microbiome

noun
mi·​cro·​bi·​ome | \ ˌmī-krō-ˈbī-ˌōm How to pronounce microbiome (audio) \

Definition of microbiome

1 : a community of microorganisms (such as bacteria, fungi, and viruses) that inhabit a particular environment and especially the collection of microorganisms living in or on the human body Your body is home to about 100 trillion bacteria and other microbes, collectively known as your microbiome.— Carl Zimmer … what's arguably become the hottest area of medicine: microbiome research, an emerging field that's investigating how the bacteria that live in and on our bodies affect our health.— Sunny Sea Gold
2 : the collective genomes of microorganisms inhabiting a particular environment and especially the human body They form one community among the many that make up the human microbiome: the full genetic complement of bacteria and other organisms at home on your skin, gums, and teeth, in your genital tract, and especially in your gut.— Nathan Wolfe

Examples of microbiome in a Sentence

Recent Examples on the Web Scientists emphasize that Phylagen would also need to account for how a location’s microbiome changes over time. Paul Tullis, Bloomberg.com, "Using Dust and DNA to Trace Products All the Way Back to the Factory," 5 May 2020 For patients with bacteria in their urine, these are standard questions to determine whether those bacteria indicate a harmful infection or are peaceful residents of the microbiome. Lisa Sanders, New York Times, "Her M.R.I. Came Back Normal After a Seizure. Could It Be Covid-19?," 30 Apr. 2020 Researchers unveiled a comprehensive catalogue of the vaginal microbiome. Rafil Kroll-zaidi, Harper's Magazine, "Findings," 27 Apr. 2020 Beneficial bacteria that help populate the baby’s gut come from the mother’s own microbiome. Sarah Zhang, The Atlantic, "A Bold and Controversial Idea for Making Breast Milk," 27 Feb. 2020 Mother wasps ensured that their offspring had this altered microbiome by laying eggs covered in the bacteria. Popular Science, "A healthy wasp microbiome can fend off pesticides," 5 Feb. 2020 As a carcass decomposes, the bacteria in the body itself runs rampant, producing its signature stink and bastardizing the soil’s microbiome. Matt Simon, Wired, "The Macabre Science of Animal Mass Die-Offs," 21 Jan. 2020 Probiotics and prebiotics help boost the health of the microbiome, which in turn supports our immune system, explained Majumdar. Lisa Drayer, CNN, "How to strengthen your immunity to coronavirus. Part 1: Diet," 25 Mar. 2020 Alcohol alters the number of microbes in the gut microbiome, a community of microorganisms that affect the immune system. Tara Parker-pope, New York Times, "Can I Boost My Immune System?," 10 Mar. 2020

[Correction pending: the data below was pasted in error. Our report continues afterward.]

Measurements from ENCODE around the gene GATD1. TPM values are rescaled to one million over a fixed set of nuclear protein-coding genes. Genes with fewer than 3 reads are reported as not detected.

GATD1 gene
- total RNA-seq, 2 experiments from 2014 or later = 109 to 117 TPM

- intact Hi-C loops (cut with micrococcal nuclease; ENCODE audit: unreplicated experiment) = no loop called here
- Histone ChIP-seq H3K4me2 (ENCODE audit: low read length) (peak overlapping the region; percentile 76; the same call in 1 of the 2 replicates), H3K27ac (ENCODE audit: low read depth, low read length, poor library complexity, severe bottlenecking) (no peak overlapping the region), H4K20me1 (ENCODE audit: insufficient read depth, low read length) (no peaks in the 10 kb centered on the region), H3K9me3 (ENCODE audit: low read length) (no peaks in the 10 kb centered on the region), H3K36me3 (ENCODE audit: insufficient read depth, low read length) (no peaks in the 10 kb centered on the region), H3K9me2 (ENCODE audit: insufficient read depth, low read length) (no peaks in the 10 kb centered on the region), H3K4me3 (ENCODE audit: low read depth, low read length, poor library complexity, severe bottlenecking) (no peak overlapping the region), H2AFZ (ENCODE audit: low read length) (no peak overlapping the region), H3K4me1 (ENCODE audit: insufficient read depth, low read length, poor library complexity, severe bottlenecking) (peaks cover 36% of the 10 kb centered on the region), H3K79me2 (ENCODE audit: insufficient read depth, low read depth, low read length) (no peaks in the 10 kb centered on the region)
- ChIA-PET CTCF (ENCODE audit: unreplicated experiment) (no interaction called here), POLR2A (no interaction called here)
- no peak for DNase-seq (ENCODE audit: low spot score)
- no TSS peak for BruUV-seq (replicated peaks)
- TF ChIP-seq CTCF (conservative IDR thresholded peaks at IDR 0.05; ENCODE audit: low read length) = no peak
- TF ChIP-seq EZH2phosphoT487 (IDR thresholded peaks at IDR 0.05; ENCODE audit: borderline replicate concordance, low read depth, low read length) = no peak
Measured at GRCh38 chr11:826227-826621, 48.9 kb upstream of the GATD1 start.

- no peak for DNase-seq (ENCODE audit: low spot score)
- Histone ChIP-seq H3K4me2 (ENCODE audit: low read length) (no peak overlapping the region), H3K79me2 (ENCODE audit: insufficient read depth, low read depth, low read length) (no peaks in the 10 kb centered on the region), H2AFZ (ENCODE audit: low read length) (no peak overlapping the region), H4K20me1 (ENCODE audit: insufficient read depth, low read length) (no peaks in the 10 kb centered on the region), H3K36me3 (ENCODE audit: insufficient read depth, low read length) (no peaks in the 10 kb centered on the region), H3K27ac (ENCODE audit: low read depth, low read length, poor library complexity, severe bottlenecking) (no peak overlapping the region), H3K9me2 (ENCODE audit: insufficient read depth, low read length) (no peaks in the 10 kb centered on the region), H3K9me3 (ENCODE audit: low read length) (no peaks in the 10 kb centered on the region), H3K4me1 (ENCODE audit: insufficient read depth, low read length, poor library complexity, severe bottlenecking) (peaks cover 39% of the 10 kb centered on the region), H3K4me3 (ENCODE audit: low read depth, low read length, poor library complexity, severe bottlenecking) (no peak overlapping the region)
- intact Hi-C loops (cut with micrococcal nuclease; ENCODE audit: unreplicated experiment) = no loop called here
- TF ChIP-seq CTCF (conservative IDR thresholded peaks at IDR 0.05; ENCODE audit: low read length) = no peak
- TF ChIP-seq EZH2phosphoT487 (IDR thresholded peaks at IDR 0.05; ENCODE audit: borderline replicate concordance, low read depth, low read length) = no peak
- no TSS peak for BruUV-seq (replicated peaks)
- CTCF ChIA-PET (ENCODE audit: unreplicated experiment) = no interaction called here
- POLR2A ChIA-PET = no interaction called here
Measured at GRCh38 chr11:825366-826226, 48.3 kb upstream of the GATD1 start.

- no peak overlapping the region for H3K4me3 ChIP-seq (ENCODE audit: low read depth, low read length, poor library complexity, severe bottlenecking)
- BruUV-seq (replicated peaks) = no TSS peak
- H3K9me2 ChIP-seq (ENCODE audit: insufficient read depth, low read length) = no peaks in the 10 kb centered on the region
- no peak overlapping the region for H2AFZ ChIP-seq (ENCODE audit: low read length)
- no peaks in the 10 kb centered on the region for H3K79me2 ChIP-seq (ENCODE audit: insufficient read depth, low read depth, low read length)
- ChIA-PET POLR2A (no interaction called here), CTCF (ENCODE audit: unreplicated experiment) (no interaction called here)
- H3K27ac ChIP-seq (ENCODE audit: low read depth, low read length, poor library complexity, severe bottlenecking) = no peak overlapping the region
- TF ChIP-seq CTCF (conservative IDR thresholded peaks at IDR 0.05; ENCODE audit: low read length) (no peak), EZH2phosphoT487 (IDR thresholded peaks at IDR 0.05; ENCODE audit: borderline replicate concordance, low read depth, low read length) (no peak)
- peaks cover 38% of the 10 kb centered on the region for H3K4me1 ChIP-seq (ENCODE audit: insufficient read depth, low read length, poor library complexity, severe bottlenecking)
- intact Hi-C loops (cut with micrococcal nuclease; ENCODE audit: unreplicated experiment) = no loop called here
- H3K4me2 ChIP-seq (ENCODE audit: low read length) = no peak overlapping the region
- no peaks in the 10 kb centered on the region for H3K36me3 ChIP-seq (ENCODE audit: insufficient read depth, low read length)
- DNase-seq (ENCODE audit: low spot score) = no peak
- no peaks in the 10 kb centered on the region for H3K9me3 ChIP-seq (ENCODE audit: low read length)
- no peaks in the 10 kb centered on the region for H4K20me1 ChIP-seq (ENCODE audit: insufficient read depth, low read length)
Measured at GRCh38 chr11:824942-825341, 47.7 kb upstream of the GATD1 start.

These example sentences are selected automatically from various online news sources to reflect current usage of the word 'microbiome.' Views expressed in the examples do not represent the opinion of Merriam-Webster or its editors. Send us feedback.

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First Known Use of microbiome

1952, in the meaning defined at sense 1

History and Etymology for microbiome

micro- + biome

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Time Traveler for microbiome

Time Traveler

The first known use of microbiome was in 1952

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Statistics for microbiome

Last Updated

24 May 2020

Cite this Entry

“Microbiome.” Merriam-Webster.com Dictionary, Merriam-Webster, https://www.merriam-webster.com/dictionary/microbiome. Accessed 5 Jun. 2020.

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More Definitions for microbiome

microbiome

noun
mi·​cro·​bi·​ome | \ ˌmī-krō-ˈbī-ˌōm How to pronounce microbiome (audio) \

Medical Definition of microbiome

1 : a community of microorganisms (such as bacteria, fungi, and viruses) that inhabit a particular environment and especially the collection of microorganisms living in or on the human body The intestinal microbiome consists of the microorganisms that inhabit the gut.— Clara Abraham et al., The New England Journal of Medicine, 19 Nov. 2009 Collectively known as the microbiome, this community may play a role in regulating one's risk of obesity, asthma and allergies.— Carrie Arnold, Scientific American, March 2012 The human oral microbiome comprises all microbial species in the oral cavity.— Naomi P. O'Grady, The Journal of the American Medical Association, 20 June 2012
2 : the collective genomes of microorganisms inhabiting a particular environment and especially the human body As part of a new citizen-science initiative called the American Gut project, the lab sequenced my microbiome—that is, the genes not of "me," exactly, but of the several hundred microbial species with whom I share this body.— Michael Pollan, The New York Times, 19 May 2013 Together, the genomes of these microbial symbionts (collectively defined as the microbiome) provide traits that humans did not need to evolve on their own.— Peter J. Turnbaugh et al., Nature, 18 Oct. 2007

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